The company was still working on repatriating crew members in August, the month that CEO Donald received his special bonus award.

Tyson Foods: The meat processing company's top executives didn't meet their cash bonus targets either. So what did the board do? The Tyson directors gave them stock awards to make up the difference. Frontline employees, meanwhile, were facing high risks on the job. More than 12,000 of the company's workers have contracted Covid-19, and at least 38 have lost their lives to the virus—more than at any other meatpacking company.

Billionaire wealth growth during the pandemic

One of the executives who benefited from the Tyson board's special Covid stock awards is company chair John Tyson, who was hardly in dire need of support. The heir and grandson of the company founder, Tyson has watched his personal wealth increase 62 percent during the pandemic—to $2.4 billion. According to research by my Institute for Policy Studies colleagues and Americans for Tax Fairness, the nation's 657 billionaires have enjoyed a stock-fueled boost in their net wealth of 44 percent since the rough start of the pandemic crisis. As of March 10, 2021, their combined fortunes stood at $4.2 trillion—up $1.3 trillion since March 18, 2020. Many of these billionaires owe their fortunes to their years as CEOs.

The empty gesture of CEO salary cuts

More than 500 publicly held U.S. companies announced cuts to their CEO's base salary in 2020. These moves garnered considerable positive press coverage, but they had a negligible impact on pay levels since straight salary makes up on average only 10 percent of executive compensation packages.

Some of the early proxy filings make this clear. A.O. Smith CEO Kevin J. Wheeler, for example, took a 25 percent salary cut while enjoying a 36 percent increase in his overall compensation. At Whirlpool, CEO Mark Bitzer accepted a 25 percent trim on his base salary during April and May 2020 while his total compensation for the year rose 22 percent to more than $17 million.

Narrower pay gaps would increase enterprise effectiveness

Extensive research has shown that excessive CEO pay correlates negatively to firm performance. A 2018 Harvard Business School study of S&P 1500 firms looked not just at CEO pay levels but also at the pay gaps within firms over a multi-year period. The findings indicate that large disparities harm the bottom line, particularly when a gap reflects an "overpaid" CEO and "underpaid" employees—in other words, when pay levels don't reflect objective economic factors. Companies with these overpaid CEOs and underpaid workers saw significantly higher levels of employee dissatisfaction and turnover, as well as lower sales.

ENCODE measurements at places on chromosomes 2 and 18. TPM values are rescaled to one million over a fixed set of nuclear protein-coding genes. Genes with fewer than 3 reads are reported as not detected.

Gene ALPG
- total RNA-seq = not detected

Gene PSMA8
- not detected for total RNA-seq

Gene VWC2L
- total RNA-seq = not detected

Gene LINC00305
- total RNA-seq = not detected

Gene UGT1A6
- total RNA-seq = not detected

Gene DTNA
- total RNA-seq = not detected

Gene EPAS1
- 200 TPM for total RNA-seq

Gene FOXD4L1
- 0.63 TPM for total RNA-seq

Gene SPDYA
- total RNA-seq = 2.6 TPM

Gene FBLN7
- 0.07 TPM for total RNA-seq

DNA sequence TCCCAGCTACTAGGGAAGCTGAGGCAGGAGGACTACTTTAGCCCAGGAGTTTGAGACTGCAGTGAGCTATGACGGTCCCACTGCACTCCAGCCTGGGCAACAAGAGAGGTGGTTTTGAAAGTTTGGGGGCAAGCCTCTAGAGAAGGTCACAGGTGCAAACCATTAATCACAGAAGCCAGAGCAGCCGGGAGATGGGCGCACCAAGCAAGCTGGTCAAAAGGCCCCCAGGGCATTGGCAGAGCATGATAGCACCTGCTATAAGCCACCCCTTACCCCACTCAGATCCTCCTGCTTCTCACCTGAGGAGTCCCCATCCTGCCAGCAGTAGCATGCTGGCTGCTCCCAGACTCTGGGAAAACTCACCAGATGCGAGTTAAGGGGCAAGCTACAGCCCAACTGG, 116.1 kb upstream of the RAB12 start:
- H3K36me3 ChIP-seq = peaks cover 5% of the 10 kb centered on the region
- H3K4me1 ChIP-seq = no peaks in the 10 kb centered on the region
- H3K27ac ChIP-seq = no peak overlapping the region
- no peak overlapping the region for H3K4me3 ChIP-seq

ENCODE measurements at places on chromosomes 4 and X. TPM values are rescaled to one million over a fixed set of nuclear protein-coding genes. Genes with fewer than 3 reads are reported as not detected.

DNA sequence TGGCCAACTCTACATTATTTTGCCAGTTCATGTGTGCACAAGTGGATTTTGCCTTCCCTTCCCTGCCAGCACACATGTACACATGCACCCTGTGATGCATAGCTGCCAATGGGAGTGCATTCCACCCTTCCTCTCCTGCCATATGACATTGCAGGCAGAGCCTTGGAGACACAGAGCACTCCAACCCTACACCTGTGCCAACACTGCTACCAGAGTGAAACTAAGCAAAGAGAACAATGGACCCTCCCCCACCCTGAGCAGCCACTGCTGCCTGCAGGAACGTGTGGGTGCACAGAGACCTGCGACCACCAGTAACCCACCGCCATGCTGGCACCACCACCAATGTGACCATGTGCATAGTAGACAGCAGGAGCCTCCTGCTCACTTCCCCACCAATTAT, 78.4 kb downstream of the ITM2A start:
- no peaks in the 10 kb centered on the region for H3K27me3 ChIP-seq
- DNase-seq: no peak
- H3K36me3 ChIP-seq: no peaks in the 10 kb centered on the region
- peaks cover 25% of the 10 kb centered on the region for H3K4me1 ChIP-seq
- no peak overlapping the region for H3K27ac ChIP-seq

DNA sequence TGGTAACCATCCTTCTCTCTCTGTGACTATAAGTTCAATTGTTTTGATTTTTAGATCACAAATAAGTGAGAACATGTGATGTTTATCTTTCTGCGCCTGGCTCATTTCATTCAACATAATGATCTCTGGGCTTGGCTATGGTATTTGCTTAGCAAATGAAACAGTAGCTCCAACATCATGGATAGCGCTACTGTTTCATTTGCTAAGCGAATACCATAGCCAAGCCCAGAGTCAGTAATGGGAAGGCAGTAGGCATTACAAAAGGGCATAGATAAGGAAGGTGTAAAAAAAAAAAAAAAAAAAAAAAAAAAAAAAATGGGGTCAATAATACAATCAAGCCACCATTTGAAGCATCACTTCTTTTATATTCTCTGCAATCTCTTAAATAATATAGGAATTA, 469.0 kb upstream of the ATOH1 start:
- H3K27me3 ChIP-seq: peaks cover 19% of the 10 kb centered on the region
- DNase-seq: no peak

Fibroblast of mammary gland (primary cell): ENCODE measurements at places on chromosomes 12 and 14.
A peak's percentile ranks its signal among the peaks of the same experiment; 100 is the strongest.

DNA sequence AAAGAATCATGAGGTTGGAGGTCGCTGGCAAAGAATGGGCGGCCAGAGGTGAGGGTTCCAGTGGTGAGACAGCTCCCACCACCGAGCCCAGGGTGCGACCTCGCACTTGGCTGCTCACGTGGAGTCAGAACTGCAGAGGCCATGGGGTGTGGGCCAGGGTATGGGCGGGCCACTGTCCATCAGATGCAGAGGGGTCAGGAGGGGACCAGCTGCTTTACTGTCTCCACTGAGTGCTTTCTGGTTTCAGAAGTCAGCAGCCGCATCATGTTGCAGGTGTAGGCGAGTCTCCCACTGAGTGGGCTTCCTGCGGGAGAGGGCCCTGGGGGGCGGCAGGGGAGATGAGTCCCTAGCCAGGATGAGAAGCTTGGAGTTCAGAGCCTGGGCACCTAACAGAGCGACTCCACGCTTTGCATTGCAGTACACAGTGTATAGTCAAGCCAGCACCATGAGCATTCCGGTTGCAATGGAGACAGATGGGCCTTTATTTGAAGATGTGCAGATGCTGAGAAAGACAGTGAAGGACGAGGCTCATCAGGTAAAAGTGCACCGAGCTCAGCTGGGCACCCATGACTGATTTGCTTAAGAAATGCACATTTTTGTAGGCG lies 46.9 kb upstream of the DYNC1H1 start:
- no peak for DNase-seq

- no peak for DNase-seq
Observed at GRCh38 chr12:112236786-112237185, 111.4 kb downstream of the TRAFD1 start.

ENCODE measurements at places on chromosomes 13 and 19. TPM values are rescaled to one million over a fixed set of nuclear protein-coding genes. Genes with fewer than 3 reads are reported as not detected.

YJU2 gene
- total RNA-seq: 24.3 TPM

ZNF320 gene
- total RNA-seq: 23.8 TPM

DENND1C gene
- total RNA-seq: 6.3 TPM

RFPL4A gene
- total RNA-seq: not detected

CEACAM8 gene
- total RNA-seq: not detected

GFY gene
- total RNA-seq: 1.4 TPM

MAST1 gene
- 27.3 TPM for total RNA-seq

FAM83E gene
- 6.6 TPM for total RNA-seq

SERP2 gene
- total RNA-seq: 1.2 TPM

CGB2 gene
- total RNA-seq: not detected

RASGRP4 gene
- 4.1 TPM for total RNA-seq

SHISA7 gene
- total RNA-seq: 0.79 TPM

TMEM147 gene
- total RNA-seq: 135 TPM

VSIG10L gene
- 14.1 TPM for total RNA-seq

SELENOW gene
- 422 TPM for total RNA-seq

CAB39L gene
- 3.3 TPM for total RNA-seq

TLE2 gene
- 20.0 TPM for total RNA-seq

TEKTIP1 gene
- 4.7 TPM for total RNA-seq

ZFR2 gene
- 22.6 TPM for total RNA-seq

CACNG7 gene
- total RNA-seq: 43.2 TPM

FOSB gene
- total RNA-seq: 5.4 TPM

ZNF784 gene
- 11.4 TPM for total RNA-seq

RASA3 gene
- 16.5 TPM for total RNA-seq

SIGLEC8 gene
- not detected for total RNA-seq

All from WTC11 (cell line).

This Harvard study and other research on the negative impact of large pay gaps on company performance reinforce a theory developed by current Treasury Secretary Janet Yellen in 1990. The "Fair Wage-Effort Theory" posits that pay disparity causes resentment among lower-level employees, leading them to take actions, such as shirking or quitting, that undermine enterprise effectiveness.

"The theory conforms to common sense, and to sociological and psychological theory and observation," Yellen and her co-author observed.

U.S. CEO pay levels have gone off the charts compared to the pay experience we see in all other nations, including those that are home to large, globally competitive corporations. A 2017 Bloomberg survey found that U.S. CEOs were making more than twice as much, on average, as German CEOs, more than six times as much as Japanese CEOs, and nearly eight times as much as their Chinese counterparts.

Public outrage over outrageous CEO pay cuts across the political spectrum

This period of crisis can and should be a time for Americans to come together and find a more equitable common ground. Polls suggest that we already have common ground on CEO pay. Some 78 percent of U.S. workers see CEOs as overpaid compared to their employees, one 2019 poll found. A Harvard Business School study found that Americans think the right CEO-worker pay ratio runs no higher than 7 to 1. A report I co-authored for the Institute for Policy Studies found that 80 percent of S&P 500 firms paid their CEO over 100 times more than their median worker in 2018. In 50 cases, this gap stretched more than 1,000 times. In 2016, a Stanford survey found that 52 percent of Republicans actually want to cap CEO pay relative to worker pay.